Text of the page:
Sums paid under an adjudicator’s decision can be recovered for six years after payment
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The Court of Appeal held that there is an implied term allowing a paying responding party under an adjudication award six years from the date of payment to challenge the adjudicator’s decision.
The Court of Appeal held that there is an implied term allowing a paying responding party under an adjudication award six years from the date of payment to challenge the adjudicator’s decision. The successful referring party in the adjudication does not benefit from the extended time period, and must bring any subsequent court proceedings within the original limitation period. The Court upheld the judgment in Jim Ennis v Premier Asphalt (2009) EWHC 1906.
Aspect is an asbestos consultant and removal contractor, retained by Higgins to inspect and report on the presence of asbestos containing material (ACM) in certain buildings on a development for the Notting Hill Housing Trust. Aspect inspected and a report was provided in April 2004. In March 2005, Higgins found ACM in the rubble of a demolished building that it alleged should have been, but was not, identified in Aspect’s report. Aspect denied liability.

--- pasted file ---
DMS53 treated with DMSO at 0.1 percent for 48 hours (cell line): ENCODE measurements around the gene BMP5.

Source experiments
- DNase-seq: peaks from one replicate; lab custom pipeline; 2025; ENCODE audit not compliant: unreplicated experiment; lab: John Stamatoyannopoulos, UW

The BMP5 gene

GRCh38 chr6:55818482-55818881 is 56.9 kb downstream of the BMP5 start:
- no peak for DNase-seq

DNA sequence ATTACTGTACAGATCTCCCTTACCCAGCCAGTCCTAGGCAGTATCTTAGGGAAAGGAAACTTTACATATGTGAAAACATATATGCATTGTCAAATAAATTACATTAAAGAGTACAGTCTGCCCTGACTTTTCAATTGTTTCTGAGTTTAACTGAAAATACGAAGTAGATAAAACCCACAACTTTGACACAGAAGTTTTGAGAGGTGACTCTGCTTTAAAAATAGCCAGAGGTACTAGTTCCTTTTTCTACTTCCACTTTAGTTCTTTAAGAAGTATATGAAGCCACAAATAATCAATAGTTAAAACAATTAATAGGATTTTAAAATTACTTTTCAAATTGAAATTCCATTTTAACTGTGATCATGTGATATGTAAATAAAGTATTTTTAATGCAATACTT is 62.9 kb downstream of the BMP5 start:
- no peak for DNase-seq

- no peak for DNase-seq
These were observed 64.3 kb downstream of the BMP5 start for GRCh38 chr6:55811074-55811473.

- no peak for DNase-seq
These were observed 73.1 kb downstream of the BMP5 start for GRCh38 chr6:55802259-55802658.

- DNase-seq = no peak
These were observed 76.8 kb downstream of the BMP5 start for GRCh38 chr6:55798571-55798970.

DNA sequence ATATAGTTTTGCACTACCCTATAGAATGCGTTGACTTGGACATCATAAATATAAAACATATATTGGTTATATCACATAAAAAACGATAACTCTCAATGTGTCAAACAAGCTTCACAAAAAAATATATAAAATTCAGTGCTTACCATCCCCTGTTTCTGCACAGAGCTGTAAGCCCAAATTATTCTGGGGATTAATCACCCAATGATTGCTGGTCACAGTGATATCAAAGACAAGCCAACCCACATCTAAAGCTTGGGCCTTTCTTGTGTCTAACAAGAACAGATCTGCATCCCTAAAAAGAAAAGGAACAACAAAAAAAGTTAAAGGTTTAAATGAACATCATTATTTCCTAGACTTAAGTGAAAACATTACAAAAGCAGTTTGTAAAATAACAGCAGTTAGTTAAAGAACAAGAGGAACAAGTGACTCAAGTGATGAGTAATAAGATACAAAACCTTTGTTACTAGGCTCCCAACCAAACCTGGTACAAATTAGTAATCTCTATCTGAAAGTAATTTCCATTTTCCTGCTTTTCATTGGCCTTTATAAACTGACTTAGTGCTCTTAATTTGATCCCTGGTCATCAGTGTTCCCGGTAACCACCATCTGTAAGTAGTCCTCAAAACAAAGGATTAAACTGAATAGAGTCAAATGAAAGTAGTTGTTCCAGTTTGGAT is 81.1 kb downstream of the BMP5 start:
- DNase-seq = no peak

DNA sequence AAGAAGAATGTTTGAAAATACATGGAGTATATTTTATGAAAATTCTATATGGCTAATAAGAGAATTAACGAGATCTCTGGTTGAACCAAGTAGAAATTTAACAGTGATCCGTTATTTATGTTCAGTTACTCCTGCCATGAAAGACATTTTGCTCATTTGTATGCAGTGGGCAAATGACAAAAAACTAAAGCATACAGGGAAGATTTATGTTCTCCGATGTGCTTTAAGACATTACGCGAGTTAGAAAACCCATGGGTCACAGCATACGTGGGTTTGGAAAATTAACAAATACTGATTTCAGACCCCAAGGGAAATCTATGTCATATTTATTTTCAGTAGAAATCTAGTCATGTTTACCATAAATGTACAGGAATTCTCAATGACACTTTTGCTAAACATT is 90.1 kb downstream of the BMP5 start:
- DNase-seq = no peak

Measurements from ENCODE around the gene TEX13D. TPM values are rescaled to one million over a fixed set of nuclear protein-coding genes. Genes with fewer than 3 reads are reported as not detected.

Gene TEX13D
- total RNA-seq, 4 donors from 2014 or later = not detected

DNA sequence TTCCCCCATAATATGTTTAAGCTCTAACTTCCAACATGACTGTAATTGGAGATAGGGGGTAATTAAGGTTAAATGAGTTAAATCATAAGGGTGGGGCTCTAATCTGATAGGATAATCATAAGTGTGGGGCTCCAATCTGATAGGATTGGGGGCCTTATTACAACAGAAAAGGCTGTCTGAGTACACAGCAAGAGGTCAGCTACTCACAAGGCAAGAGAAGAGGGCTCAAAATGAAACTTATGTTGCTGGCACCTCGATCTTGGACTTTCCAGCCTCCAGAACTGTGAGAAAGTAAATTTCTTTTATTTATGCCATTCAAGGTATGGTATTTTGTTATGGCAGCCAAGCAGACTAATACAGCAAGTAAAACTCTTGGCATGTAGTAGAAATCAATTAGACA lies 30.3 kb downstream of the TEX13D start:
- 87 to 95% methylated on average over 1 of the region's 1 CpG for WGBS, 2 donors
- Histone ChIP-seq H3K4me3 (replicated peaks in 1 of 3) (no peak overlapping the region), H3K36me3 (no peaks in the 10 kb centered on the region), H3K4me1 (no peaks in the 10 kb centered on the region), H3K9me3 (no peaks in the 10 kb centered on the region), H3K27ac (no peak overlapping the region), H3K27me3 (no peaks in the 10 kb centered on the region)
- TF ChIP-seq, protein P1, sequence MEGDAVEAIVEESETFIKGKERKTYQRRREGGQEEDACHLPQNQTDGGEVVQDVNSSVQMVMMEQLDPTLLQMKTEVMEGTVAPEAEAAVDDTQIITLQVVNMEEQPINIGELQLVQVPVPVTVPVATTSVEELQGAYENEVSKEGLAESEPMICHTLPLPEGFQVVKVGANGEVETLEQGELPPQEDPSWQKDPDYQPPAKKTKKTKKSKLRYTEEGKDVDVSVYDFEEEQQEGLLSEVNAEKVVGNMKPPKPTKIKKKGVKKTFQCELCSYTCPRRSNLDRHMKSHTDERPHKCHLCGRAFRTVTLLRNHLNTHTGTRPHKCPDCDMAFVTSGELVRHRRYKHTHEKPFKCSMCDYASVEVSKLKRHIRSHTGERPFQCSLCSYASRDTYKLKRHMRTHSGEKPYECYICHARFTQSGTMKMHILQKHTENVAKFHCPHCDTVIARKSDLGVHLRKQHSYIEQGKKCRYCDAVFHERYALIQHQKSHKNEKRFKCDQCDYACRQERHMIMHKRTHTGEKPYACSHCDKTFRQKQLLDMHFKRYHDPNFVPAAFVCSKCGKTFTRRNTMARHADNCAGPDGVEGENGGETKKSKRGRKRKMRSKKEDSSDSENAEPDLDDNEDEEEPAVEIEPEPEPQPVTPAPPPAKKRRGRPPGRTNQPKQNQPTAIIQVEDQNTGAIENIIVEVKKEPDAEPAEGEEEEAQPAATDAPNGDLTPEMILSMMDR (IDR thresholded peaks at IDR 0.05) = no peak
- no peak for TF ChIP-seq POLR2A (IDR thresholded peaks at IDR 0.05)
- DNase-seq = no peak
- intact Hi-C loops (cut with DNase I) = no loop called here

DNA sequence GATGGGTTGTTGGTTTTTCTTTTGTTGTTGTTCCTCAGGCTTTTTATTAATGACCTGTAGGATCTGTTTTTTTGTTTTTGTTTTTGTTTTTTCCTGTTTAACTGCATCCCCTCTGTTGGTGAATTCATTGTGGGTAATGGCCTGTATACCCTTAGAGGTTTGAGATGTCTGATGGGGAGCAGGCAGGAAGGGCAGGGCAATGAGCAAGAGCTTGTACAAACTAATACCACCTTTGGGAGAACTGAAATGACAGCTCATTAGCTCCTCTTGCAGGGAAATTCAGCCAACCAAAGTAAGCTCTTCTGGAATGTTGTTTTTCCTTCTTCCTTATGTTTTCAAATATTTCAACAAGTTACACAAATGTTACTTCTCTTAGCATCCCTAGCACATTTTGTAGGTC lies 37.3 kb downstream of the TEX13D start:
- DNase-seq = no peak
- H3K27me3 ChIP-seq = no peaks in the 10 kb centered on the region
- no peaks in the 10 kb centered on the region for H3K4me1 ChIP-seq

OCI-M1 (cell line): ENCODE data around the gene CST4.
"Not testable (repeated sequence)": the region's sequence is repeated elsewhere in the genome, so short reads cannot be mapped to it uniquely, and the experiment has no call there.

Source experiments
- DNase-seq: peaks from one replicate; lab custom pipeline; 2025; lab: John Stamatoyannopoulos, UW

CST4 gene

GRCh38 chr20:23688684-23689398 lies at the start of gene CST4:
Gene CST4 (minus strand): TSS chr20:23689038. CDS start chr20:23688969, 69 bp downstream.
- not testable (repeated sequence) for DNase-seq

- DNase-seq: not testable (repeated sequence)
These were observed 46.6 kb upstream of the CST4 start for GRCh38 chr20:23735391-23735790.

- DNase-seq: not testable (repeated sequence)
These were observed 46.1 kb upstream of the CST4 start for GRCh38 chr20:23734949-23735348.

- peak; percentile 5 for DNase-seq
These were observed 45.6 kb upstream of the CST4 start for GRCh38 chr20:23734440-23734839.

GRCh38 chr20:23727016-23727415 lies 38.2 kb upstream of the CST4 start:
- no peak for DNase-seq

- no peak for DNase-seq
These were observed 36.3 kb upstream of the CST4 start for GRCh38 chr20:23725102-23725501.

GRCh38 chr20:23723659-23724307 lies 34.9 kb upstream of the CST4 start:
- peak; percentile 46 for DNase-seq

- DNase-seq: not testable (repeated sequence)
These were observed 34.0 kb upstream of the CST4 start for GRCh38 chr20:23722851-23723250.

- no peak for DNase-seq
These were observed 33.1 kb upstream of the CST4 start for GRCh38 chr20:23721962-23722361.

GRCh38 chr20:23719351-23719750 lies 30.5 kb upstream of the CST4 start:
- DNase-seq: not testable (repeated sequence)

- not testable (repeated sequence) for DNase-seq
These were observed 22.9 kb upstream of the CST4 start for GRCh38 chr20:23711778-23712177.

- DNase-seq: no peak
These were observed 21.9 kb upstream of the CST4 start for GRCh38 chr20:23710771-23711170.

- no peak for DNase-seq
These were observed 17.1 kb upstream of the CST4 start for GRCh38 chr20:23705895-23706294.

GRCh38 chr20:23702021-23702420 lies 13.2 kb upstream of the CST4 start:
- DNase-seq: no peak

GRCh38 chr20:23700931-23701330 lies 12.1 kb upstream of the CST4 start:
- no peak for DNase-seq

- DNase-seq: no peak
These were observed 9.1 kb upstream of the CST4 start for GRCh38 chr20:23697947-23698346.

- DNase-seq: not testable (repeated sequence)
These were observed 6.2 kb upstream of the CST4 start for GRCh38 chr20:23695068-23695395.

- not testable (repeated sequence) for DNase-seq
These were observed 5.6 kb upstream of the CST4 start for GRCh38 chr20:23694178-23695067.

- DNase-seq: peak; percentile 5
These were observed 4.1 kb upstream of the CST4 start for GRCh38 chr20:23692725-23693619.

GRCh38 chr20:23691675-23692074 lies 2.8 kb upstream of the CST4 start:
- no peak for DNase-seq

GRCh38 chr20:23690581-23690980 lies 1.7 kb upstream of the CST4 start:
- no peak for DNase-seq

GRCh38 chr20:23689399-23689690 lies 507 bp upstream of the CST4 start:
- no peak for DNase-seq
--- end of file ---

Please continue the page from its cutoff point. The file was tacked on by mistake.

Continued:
Higgins referred the dispute to adjudication in 2009 under the adjudication rules set out in the Scheme for Construction Contracts (England and Wales) Regulations 1998 (the Scheme). In July 2009 the adjudicator, Rosemary Jackson QC, awarded to Higgins around 75 per cent of sums claimed. Aspect promptly paid the award.
Aspect brought proceedings in the Technology and Construction Court (TCC) for the repayment of the 75 per cent awarded in the adjudication. Higgins filed a counterclaim for the 25 per cent that it was not awarded.
The Proceedings and Jim Ennis
Proceedings were issued in February 2012, which was more than six years after the alleged breaches of contract and tort, but well within six years after making payment in the adjudication. Aspect relied on the decision, in the case of Jim Ennis v Premier Asphalt (2009) EWHC 1906, to argue that Aspect’s claim was in time, but Higgins’ counterclaim was time barred.